Women with Disabilities ACT (WWDACT)


Women with Disabilities ACT (WWDACT) advocates to government on behalf of women, non-binary and feminine-identifying people.

WWDACT also provides information, safe spaces in which to meet, and training to their members and friends. As with most community organisations, they are currently absorbed with helping their community through this time, and making sure that nobody is forgotten in the government's work to mitigate the impact of COVID-19.

You can learn more about WWDACT and their work on the WWDACT webpage.
Women with Disabilities Victoria logo

Women with Disabilities Victoria (WDV)


WDV's systemic advocacy and policy work have not slowed down.  WDV is continuing their systemic advocacy and policy work, and reshaping their training and community engagement programs for more online delivery to ensure that they can reach project partners, family violence, disability and other priority workforces most in need of capacity building at this time.

Workforce Development Programs are working hard with project partners to find ways to continue delivering training and developing resources for the prevention of violence against women with disabilities. 

WDV have been talking with partner organisations like Our Watch and the Centres Against Sexual Assault about key messages for the Disability Royal Commission.  Their practice development projects with Our Watch and Domestic Violence Victoria continue. 

WDV will continue their policy work through Zoom meetings, emails and over the phone. This includes doing systemic advocacy and giving presentations. If you have any inquiries about WDV's policy work please contact wdv@wdv.org.au.

You can learn more about Women with Disabilities Victoria and their work on the WDV website.
Youth Disability Advocacy Service (YDAS) logo

Youth Disability Advocacy Service (YDAS)

The Youth Disability Advocacy Service (YDAS) is Victoria’s only advocacy service that works together with disabled young people to achieve their human rights. Disabled young people who are aged 12–25 can access YDAS' free individual advocacy service if they need advice or assistance.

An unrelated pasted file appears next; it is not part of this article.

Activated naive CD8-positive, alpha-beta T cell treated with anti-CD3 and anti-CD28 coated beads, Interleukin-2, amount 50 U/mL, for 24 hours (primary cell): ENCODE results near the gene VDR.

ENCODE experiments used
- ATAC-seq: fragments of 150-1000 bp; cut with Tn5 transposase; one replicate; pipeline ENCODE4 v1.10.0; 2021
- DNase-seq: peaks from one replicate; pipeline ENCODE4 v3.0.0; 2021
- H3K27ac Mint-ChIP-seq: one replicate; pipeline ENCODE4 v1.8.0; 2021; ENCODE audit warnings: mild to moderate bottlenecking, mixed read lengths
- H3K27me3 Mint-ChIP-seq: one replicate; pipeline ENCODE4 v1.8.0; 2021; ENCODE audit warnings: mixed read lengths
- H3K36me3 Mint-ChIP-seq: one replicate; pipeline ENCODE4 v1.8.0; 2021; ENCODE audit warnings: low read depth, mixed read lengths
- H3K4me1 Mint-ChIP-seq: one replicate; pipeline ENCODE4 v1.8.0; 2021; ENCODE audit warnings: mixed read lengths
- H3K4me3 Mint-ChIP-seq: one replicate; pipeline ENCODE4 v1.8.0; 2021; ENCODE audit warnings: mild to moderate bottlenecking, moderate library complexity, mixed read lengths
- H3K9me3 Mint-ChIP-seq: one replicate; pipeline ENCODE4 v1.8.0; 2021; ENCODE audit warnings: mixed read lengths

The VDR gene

YDAS also does systemic advocacy work and delivers programs for disabled young people and the youth sector. This includes:

  • Emerging Young Leaders Program for young people with disability;
  • Map Your Future, a workshop available electronically and in-person to support young people to set goals and plan for their goals;
  • Together, provides sector training for organisations so they can be more inclusive and accessible for young people with disability. 

YDAS is a core agency of Youth Affairs Council Victoria (YACVic). YDAS was established in 2006 and is funded by the Victorian Government.  You can learn more about YDAS and their work on the YDAS website.

National Disability Insurance Scheme (NDIS)

 

Getting the Most Out of Your NDIS Plan - Online Information Sessions

AFDO has been funded by the Victorian Government under the Transition Support Package (TSP) for the past 3 years, to help the Victorian community to transition to the NDIS.

Part of this funding during 2019-2020 included writing and delivering information sessions on how to get the most out of your NDIS plan.  With social distancing now required with the COVID-19 outbreak, we will be holding these information sessions online. 

Our next information session will be held in two parts: 

  • Part One - Wednesday 20th May from 11.00am - 12.30pm
  • Part Two - Friday 22nd May from 11.00am - 12.30pm

We are holding the information sessions online using the meeting program called Zoom. However, if you do not have access to the internet, you can join the meeting by telephone by using a standard landline or mobile phone at normal call costs.  

If you would like to learn how to get more from your NDIS plan, you can get more information, and register at:
Getting the most out of your NDIS plan 20 and 22 May 

Share this issue of AFDO eNews
Share Share
Tweet Tweet
Forward Forward
Share Share
+1 +1
Visit AFDO online
AFDO Facebook AFDO Facebook
AFDO Twitter AFDO Twitter
AFDO Website AFDO Website
AFDO LinkedIn AFDO LinkedIn
Copyright © 2020 Australian Federation of Disability Organisations (AFDO), All rights reserved.


Want to change how you receive these emails?
You can update your preferences or unsubscribe from this list.

Email Marketing Powered by Mailchimp